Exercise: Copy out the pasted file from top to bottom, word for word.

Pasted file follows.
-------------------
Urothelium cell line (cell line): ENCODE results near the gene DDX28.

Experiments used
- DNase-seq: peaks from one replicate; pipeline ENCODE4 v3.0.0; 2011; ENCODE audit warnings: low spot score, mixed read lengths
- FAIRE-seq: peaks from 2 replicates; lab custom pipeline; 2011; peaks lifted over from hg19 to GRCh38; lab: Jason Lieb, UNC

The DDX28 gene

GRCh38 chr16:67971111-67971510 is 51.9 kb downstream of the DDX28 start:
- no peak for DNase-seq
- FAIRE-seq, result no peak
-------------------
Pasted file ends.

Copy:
Urothelium cell line (cell line): ENCODE results near the gene DDX28.

Experiments used
- DNase-seq: peaks from one replicate; pipeline ENCODE4 v3.0.0; 2011; ENCODE audit warnings: low spot score, mixed read lengths
- FAIRE-seq: peaks from 2 replicates; lab custom pipeline; 2011; peaks lifted over from hg19 to GRCh38; lab: Jason Lieb, UNC

The DDX28 gene

GRCh38 chr16:67971111-67971510 is 51.9 kb downstream of the DDX28 start:
- no peak for DNase-seq
- FAIRE-seq, result no peak